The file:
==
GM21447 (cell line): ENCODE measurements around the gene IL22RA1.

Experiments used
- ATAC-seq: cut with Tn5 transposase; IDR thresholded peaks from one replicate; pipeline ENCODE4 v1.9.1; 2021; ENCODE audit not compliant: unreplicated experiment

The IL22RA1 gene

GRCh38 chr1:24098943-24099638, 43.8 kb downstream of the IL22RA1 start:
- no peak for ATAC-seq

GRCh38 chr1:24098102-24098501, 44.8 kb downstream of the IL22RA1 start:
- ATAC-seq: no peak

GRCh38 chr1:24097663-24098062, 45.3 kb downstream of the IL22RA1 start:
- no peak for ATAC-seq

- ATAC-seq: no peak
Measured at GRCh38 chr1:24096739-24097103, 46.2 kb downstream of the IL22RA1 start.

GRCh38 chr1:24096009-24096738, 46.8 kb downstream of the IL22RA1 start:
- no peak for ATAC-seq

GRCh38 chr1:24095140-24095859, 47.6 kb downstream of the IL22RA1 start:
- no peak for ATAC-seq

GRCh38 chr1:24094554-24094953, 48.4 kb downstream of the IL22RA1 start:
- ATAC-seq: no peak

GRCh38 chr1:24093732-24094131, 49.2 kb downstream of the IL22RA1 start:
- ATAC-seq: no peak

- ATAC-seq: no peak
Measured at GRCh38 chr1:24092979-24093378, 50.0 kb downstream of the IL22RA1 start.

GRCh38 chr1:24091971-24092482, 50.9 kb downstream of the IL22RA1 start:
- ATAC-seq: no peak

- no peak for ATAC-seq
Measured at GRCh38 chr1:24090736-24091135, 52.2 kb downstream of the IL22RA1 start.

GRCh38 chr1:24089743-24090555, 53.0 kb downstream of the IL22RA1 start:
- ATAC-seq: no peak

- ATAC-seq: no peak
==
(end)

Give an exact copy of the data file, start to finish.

GM21447 (cell line): ENCODE measurements around the gene IL22RA1.

Experiments used
- ATAC-seq: cut with Tn5 transposase; IDR thresholded peaks from one replicate; pipeline ENCODE4 v1.9.1; 2021; ENCODE audit not compliant: unreplicated experiment

The IL22RA1 gene

GRCh38 chr1:24098943-24099638, 43.8 kb downstream of the IL22RA1 start:
- no peak for ATAC-seq

GRCh38 chr1:24098102-24098501, 44.8 kb downstream of the IL22RA1 start:
- ATAC-seq: no peak

GRCh38 chr1:24097663-24098062, 45.3 kb downstream of the IL22RA1 start:
- no peak for ATAC-seq

- ATAC-seq: no peak
Measured at GRCh38 chr1:24096739-24097103, 46.2 kb downstream of the IL22RA1 start.

GRCh38 chr1:24096009-24096738, 46.8 kb downstream of the IL22RA1 start:
- no peak for ATAC-seq

GRCh38 chr1:24095140-24095859, 47.6 kb downstream of the IL22RA1 start:
- no peak for ATAC-seq

GRCh38 chr1:24094554-24094953, 48.4 kb downstream of the IL22RA1 start:
- ATAC-seq: no peak

GRCh38 chr1:24093732-24094131, 49.2 kb downstream of the IL22RA1 start:
- ATAC-seq: no peak

- ATAC-seq: no peak
Measured at GRCh38 chr1:24092979-24093378, 50.0 kb downstream of the IL22RA1 start.

GRCh38 chr1:24091971-24092482, 50.9 kb downstream of the IL22RA1 start:
- ATAC-seq: no peak

- no peak for ATAC-seq
Measured at GRCh38 chr1:24090736-24091135, 52.2 kb downstream of the IL22RA1 start.

GRCh38 chr1:24089743-24090555, 53.0 kb downstream of the IL22RA1 start:
- ATAC-seq: no peak

- ATAC-seq: no peak